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DOCTOR'S ADVICE; He said he loved her ...

Published:Sunday | February 14, 2010 | 12:00 AM

Q Doctor, I need your fatherly advice about a man. I am in my late 20s and I have tried to live a careful life so I have not had a lot of sex.

Recently I met a very attractive man. We went out a few times and when he kissed me it felt so good I began thinking that maybe he was Mr Right.

However, I told him that I did not want to go all the way. He agreed, and I thought that was the end of the matter.

One Saturday night we were at my place talking, cuddling and listening to some music. Suddenly, he told that he loved me. I was so happy. I told him that I loved him too.

He said if we loved each other, it would be OK to have sex. Somehow, I was convinced by that, so we did.

But to my surprise, as soon as he climaxed, he got up, took a shower and went home.

I tried calling him the next day and a woman answered his phone saying she was his wife and he was not home.

Since then, I have not heard from him. I wrote to him, but he has not responded.

What do you think is going on? How could he tell me that he loved me, and then walk out on me?

Do you think he has some sickness that made him lie to me?

A No, I do not. I am afraid that you have learned a tough lesson. There are a lot of men who will say 'I love you' to a woman, simply to persuade her to have sex with them.

In fairness to these men, in the heat of the moment, some of them may actually believe that they love that woman. But that belief tends to disappear as soon as he has managed to seduce her!

In this case, it seems very likely that the woman you spoke to on the phone is telling the truth and is, in fact, his wife. But like a lot of married men who want to 'play around', he did not tell you that he was married.

The fact that he walked out as soon as you had sex and has not contacted you since is a pretty good indication that he does not love you. I doubt that you will hear from him again.

I think that you just have to put this down as an experience and learn what you can from it.

One of those is that a man who says he loves you does not always mean it. Also, in the future try to remember that some men will do almost anything to persuade a woman to have sex with them, and once they have achieved their objective may just walk out.

Many men who appear to be unmarried usually are, in fact, married.

I am sorry this has been a bad experience for you. I hope that in the future things will work out better for you where men are concerned. It might be a good idea to to take a little break from men for a few months until you recover from this disappointment.

Let us hope that you are not pregnant, and that this man has not given you any form of sexually transmitted infection (STI). If you are in any doubt, please consult a doctor.

Q Doctor, a number of persons in our area have had colds and flu recently.

What is the best way to avoid catching these infections?

A When colds and influenza are around, try to limit your contact with other people. If possible, avoid shops, offices, buses and other places where a lot people congregate.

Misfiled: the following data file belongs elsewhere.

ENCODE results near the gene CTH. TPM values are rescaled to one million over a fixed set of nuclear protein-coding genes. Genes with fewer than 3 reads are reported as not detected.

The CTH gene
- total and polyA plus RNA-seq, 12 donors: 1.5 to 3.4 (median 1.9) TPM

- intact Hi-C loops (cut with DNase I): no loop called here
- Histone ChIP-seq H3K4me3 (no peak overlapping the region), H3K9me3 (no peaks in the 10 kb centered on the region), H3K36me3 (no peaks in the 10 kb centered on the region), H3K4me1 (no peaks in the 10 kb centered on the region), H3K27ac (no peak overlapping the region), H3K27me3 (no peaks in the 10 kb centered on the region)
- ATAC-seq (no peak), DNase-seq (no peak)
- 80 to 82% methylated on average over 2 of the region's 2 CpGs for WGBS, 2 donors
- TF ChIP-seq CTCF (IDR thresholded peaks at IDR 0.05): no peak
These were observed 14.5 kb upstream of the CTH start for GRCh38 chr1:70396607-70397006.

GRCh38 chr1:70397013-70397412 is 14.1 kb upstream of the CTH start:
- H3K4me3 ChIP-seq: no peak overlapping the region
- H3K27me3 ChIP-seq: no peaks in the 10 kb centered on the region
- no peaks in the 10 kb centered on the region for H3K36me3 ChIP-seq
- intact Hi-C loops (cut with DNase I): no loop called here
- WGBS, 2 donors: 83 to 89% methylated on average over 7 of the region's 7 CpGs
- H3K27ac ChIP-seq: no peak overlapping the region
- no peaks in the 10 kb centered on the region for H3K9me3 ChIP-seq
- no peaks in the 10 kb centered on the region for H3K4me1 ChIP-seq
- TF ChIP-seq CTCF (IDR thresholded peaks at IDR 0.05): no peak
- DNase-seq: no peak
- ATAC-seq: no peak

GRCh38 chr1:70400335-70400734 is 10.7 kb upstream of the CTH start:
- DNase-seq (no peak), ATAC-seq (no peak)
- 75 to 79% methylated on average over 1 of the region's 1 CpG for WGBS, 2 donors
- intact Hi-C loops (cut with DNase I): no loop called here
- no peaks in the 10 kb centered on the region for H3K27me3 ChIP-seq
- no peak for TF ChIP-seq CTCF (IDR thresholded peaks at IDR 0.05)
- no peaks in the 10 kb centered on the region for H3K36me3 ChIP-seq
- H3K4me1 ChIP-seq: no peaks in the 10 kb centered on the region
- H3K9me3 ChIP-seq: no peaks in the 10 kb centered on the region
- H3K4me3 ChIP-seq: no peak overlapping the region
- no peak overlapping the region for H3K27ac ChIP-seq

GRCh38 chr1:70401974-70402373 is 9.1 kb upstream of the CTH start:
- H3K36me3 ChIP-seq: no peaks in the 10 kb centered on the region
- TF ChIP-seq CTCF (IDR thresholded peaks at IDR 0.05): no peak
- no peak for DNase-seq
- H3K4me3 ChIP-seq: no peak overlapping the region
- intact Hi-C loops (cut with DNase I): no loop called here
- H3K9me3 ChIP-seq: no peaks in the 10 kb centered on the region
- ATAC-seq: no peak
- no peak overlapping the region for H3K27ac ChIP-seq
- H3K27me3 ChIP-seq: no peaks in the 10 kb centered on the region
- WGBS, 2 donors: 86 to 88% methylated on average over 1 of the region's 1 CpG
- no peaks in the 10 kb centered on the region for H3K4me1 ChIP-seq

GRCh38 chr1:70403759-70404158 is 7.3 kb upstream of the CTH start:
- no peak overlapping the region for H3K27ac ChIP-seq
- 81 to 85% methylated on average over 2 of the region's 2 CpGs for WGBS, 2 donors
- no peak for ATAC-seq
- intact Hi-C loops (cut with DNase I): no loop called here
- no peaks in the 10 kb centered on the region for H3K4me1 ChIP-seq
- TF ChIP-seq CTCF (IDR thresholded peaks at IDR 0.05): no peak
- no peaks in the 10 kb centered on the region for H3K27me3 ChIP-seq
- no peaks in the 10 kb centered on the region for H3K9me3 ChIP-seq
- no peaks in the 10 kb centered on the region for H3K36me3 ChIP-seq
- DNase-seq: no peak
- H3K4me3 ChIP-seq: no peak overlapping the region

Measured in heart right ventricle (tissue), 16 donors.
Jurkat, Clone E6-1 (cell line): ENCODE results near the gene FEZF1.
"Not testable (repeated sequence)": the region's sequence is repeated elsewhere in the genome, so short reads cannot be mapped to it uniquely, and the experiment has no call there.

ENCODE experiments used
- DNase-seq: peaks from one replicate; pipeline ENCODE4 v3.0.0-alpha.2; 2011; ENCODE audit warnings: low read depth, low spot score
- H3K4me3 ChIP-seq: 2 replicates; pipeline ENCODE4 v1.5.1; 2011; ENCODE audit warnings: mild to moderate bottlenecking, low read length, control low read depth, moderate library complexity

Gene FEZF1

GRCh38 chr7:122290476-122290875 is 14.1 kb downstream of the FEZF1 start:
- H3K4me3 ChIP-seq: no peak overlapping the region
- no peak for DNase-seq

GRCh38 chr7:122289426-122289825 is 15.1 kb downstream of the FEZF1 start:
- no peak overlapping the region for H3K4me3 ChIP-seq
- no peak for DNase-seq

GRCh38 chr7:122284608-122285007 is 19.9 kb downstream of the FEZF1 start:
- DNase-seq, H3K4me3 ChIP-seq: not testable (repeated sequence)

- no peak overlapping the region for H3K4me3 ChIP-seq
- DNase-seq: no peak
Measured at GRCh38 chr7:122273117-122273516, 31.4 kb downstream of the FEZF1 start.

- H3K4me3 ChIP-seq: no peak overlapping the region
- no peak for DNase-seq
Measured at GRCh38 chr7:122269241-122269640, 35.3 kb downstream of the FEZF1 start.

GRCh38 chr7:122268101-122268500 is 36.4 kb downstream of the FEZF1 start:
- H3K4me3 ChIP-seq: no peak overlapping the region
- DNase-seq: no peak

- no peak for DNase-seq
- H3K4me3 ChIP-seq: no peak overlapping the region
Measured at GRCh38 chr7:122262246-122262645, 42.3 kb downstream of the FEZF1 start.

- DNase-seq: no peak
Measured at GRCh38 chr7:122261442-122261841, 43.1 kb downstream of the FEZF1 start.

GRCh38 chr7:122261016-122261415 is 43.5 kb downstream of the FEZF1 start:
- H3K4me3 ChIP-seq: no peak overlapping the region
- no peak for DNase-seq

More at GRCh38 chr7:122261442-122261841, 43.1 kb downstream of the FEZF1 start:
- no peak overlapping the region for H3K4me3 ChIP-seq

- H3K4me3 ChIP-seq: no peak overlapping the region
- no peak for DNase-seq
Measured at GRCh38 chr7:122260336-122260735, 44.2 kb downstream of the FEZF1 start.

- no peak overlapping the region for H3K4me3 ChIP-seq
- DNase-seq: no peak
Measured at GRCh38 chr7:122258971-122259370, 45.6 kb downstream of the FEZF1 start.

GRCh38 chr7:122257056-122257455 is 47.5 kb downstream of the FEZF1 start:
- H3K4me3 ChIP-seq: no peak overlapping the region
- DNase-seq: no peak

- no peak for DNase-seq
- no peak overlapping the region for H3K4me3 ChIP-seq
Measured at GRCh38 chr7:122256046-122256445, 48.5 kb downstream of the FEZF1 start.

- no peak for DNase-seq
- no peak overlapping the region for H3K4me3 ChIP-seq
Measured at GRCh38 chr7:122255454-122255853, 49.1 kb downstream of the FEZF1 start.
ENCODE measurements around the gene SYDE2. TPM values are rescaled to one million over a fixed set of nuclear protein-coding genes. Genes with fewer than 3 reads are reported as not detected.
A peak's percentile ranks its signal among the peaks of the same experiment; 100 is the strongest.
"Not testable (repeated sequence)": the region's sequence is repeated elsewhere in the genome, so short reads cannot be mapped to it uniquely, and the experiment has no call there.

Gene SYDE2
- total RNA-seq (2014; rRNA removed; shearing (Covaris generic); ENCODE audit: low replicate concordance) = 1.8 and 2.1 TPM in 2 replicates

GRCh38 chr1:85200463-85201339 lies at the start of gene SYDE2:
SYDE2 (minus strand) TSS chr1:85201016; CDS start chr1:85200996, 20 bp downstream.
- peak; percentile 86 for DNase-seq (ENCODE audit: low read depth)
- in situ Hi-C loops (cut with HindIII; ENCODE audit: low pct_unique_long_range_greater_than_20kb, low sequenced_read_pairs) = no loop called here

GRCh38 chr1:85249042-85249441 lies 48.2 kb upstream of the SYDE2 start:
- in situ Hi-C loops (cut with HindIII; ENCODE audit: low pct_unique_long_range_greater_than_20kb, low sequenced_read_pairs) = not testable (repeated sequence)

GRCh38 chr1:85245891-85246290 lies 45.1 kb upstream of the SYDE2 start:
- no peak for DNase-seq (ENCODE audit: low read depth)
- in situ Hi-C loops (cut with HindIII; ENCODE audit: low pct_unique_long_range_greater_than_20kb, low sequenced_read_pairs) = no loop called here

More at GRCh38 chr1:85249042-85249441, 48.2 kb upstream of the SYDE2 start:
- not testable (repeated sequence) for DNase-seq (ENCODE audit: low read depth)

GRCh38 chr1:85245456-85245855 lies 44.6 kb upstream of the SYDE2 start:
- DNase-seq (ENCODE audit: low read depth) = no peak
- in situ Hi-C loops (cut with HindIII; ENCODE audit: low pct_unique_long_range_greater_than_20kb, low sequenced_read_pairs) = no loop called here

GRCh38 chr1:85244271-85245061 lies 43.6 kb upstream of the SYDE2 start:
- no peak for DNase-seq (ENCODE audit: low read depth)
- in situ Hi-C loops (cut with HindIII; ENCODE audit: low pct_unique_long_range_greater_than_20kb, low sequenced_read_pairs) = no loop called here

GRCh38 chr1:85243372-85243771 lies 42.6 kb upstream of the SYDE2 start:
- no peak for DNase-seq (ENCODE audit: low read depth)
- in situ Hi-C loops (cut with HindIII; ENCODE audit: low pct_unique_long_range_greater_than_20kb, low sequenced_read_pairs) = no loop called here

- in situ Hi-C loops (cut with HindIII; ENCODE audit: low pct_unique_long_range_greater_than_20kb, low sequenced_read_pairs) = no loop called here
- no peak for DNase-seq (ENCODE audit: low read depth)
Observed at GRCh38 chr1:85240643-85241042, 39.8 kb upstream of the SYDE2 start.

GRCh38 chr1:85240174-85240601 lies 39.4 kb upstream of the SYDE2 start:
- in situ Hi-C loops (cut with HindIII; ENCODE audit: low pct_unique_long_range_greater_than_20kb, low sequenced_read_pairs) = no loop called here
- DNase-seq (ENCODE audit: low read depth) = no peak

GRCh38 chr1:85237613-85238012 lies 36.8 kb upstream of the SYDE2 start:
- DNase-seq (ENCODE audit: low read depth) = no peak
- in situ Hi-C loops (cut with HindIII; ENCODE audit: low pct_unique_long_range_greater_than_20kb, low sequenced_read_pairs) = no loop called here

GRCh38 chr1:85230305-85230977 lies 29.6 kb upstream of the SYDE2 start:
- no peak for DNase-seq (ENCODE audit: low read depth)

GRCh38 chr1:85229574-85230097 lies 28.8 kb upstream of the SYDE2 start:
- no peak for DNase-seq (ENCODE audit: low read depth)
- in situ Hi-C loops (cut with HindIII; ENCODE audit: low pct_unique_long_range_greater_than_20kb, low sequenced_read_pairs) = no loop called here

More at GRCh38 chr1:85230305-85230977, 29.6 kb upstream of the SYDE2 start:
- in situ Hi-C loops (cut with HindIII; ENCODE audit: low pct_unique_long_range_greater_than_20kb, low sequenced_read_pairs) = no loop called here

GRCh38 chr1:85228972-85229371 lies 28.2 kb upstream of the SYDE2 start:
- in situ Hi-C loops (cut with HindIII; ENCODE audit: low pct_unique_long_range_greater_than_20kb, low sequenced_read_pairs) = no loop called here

At all cost, stay away from anyone who is coughing or sneezing. If you hear someone sneeze or cough, move away, and put a handkerchief or a thick tissue over your nose and mouth.

Also, a lot of these viruses are spread by touching. So do not touch anyone who has a cold or the flu. That includes shaking hands and giving high-fives.

The germs can be caught by putting your fingers or palms on surfaces that an infected person has recently touched. So beware of placing your hands on objects like keyboards, door handles and rails which have recently been used by other persons.

Q I am a 25-year-old female, and next week I will have a lump removed from my breast.

Could this be cancer?

A At this age the odds are that this lump will not turn out to be cancerous. However, I am sure that you are doing the right thing in having it removed.

Q Doctor, I am a 22-year-old male and have noticed that there is usually some white stuff, like a kind of cheese, under my foreskin.

Is this serious?

A This is almost certainly just smegma. Smegma is produced by tiny glands located under the foreskin.

It is not very hygienic because it encourages the growth of germs. So you should take care to wash it away, twice a day.

Q I have read on the Net about female condom. What is this, Doctor?

As a woman in her 30s, could I use it?

A Yes, you could. But it would be wise to ask a doctor or nurse to show you how.

The female condom was invented about 25 years ago. It is like a little white bag which the woman puts inside her vagina before sex.

It works pretty well, but you have to be careful to ensure that your partner's organ goes inside the bag. Men sometimes miss it and that can be dangerous.

Unfortunately, the female condom has not become as popular as doctors had hoped. But it might be just the thing for you!

Q My girlfriend took the morning-after pill. Does it work, Doctor?

A Provided she took it within 72 hours after intercourse, it will almost certainly work.

The real name, however, is not the morning-after pill but post-coital pill.

Q Unfortunately, I had sex with my husband's best friend last week. As I did not discharge, can I assume that I will not get pregnant?

A No, I am afraid you are very wrong. Women often become pregnant even if they do not have an orgasm.

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